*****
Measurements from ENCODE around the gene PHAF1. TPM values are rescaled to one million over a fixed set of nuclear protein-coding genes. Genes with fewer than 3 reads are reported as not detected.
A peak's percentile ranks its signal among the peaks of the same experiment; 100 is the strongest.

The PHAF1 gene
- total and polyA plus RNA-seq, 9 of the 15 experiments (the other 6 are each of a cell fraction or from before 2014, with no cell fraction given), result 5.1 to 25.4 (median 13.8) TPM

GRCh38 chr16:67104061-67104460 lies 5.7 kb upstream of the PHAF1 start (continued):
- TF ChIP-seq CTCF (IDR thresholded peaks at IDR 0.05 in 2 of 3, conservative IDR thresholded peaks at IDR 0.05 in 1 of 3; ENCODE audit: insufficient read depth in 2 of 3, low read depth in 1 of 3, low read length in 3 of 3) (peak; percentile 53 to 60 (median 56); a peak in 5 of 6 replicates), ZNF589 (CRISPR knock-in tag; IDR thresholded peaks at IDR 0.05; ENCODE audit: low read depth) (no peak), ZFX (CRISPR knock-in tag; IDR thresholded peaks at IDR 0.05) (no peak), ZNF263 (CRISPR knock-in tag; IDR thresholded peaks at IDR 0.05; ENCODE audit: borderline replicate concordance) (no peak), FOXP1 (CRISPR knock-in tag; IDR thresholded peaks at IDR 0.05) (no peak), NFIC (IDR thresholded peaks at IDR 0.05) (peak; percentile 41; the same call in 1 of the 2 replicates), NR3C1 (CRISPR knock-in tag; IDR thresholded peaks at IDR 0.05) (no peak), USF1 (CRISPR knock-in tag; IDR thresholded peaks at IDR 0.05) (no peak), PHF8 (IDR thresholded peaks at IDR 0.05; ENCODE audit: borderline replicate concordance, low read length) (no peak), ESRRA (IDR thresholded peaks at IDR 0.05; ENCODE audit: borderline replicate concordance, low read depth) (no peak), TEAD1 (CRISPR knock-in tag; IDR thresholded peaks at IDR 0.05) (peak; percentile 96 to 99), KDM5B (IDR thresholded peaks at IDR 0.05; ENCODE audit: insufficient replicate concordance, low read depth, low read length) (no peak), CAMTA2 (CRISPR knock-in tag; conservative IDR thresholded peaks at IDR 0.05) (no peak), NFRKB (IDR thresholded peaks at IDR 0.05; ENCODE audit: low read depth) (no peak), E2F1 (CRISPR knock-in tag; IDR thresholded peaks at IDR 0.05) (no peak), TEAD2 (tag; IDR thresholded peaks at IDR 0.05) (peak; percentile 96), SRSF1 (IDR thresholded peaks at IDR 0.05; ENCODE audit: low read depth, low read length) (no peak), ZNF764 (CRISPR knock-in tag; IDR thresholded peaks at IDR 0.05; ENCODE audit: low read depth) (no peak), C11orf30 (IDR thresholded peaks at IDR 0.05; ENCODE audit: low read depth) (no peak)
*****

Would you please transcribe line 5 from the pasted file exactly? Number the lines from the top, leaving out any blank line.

GRCh38 chr16:67104061-67104460 lies 5.7 kb upstream of the PHAF1 start (continued):